Sydney and Melbourne have been the first capital city housing markets to record negative monthly growth rates this year, joined most recently by Hobart in April, its first fall after 22 consecutive months of growth.
But within each of those areas as well as Australia’s other capital cities, micro-market trends are emerging, coinciding with higher interest rates, rising stock levels, lower confidence, and a limit to how much buyers are willing or able to spend.
The suburbs which recorded the lowest quarterly change in value growth for the three months to April, listed here, highlights predominantly inner city and upper quartile suburbs found in Sydney, Melbourne and Canberra.
In cities still recording an upswing in values such as Brisbane, underperforming suburbs are more skewed towards high-density areas weighed down by a high proportion of units. In Adelaide and Perth, suburbs that may be classified as unaffordable dominated the list.
CoreLogic Research Director Tim Lawless said most of the areas identified registered upper quartile housing values, with a median well in excess of the broader region.
“We are seeing this trend more broadly, where the upper quartile of the market has softened out more visibly than the middle to lower end of the market,” he said.
“These softer conditions come after a stronger performance across the premium end of the market through the growth phase. Historically more expensive housing markets tend to lead the upswing, but also lead the downturn, which is what we seem to be seeing at the moment.”
Exceptions to the upper quartile trend can be found among Brisbane suburbs. The city as a whole remains in an upswing phase, with values up 29.8% in the year to April. However, among the growth are sectors of the market which haven’t performed as well, such as higher density inner ring suburbs including South Brisbane and West End where slight falls in values were recorded in the last three months.
In Darwin, a handful of the city’s more affordable suburbs are ranked lowest for growth rates possibly due to less constraints on housing affordability. Mr Lawless said the dwelling value to income ratio in Australia’s top end is far lower, at 3.9, relative to other capital cities, which could be underpinning demand among buyers upgrading.
Ahead of CoreLogic’s monthly Home Value Index release on June 1, Head of Research Eliza Owen said in a downturn, expensive, and more leveraged suburbs, were sensitive to changes in credit conditions.
She said while the characteristics had long been observed in the real estate sector, the RBA also published similar research insights in 2020.
“Higher income households tend to hold more housing debt to income, so do property investors,” Ms Owen said.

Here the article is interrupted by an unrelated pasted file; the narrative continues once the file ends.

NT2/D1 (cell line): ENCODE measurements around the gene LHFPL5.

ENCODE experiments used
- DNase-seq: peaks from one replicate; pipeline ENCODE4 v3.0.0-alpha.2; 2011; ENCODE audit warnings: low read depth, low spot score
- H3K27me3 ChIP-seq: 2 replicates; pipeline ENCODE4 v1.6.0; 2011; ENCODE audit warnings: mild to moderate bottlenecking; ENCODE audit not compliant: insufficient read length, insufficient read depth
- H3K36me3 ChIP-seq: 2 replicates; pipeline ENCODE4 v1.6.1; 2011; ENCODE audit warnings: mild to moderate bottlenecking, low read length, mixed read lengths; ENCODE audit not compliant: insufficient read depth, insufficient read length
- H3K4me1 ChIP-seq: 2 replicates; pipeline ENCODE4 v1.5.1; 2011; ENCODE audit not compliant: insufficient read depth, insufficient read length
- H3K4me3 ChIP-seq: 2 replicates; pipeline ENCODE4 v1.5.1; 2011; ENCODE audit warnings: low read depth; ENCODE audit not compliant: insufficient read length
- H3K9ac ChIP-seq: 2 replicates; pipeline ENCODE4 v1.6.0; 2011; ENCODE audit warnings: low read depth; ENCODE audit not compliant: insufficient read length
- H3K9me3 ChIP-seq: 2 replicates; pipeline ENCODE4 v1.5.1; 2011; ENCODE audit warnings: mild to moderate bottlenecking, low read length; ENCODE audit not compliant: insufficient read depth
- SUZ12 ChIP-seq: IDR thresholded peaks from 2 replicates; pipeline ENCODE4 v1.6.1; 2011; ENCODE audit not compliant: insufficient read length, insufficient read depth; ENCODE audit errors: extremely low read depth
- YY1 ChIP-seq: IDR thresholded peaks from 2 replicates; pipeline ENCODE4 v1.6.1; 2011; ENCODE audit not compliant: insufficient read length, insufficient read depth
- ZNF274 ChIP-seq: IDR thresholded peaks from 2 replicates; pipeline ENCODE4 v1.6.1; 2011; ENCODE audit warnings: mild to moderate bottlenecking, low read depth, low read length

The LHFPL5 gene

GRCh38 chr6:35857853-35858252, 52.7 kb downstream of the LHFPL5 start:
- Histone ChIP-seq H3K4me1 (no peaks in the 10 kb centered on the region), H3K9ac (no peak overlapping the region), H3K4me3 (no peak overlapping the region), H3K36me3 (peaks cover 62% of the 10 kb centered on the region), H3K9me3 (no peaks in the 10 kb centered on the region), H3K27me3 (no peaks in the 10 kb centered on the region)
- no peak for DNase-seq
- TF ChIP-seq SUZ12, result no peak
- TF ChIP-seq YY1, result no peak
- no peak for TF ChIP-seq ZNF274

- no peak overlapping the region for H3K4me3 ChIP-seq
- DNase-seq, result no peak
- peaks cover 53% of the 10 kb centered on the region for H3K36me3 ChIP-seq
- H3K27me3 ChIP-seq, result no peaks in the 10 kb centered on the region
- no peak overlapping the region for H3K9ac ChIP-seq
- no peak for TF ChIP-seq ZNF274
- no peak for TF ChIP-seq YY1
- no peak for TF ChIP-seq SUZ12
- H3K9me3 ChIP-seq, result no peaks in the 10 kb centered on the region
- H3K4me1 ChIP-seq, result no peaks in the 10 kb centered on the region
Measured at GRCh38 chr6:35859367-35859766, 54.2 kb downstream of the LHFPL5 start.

“That’s why the high end of the market can often be more sensitive to changes in interest rates or credit conditions, but this can also affect some other popular investment markets like inner city areas.”
The biggest common factor across Sydney and Melbourne, and house markets in these cities more broadly, is the potential for higher volatility among more expensive pockets.
“These are also areas that have experienced some of the most extraordinary gains through the cycle, and have been a bellwether for other parts of the market historically,” Ms Owen said.
“If we take Beaconsfield in Sydney’s inner city for example, it may look like the area has not had much growth, but that’s because it had a much earlier cyclical peak, at annual growth of 33.7% back in the 12 months to October 2021.
“Sharp deterioration in demand across the suburb has now dragged down the annual growth rate to just 2%. The same can be said for houses in Surry Hills in Sydney’s inner east, where annual growth peaked at 28.9% in the same month, and nearby Darlinghurst at 26.9%. These higher-end house markets generally have higher peaks in growth during boom times and sharper declines in the downswing phase.”
Considering dwelling values – the combination of houses and units – Ms Owen identifies clear trends particularly among new buyers, who are not able to pay vendor prices due to limited borrowing power and the affordability ceiling, which will impact some of the more expensive parts of each market.
“There tends to be micro-markets where dynamics such as stretched affordability can manifest in a single suburb pushing buyers into the next most affordable suburb,” she said.
“One good example of this is Newtown, a dynamic and popular suburb in Sydney’s inner west. It’s also relatively expensive with a median dwelling value of almost $1.5 million yet it recorded a quarterly decline of -5.5%, which suggests buyers may be at their limit and are being forced to find alternative options within their budgets.”
An analysis of the lower, middle and upper quartile markets highlights the volatility of higher value areas, which is currently leading the downturn.
Quarterly change in dwelling values, Combined capitals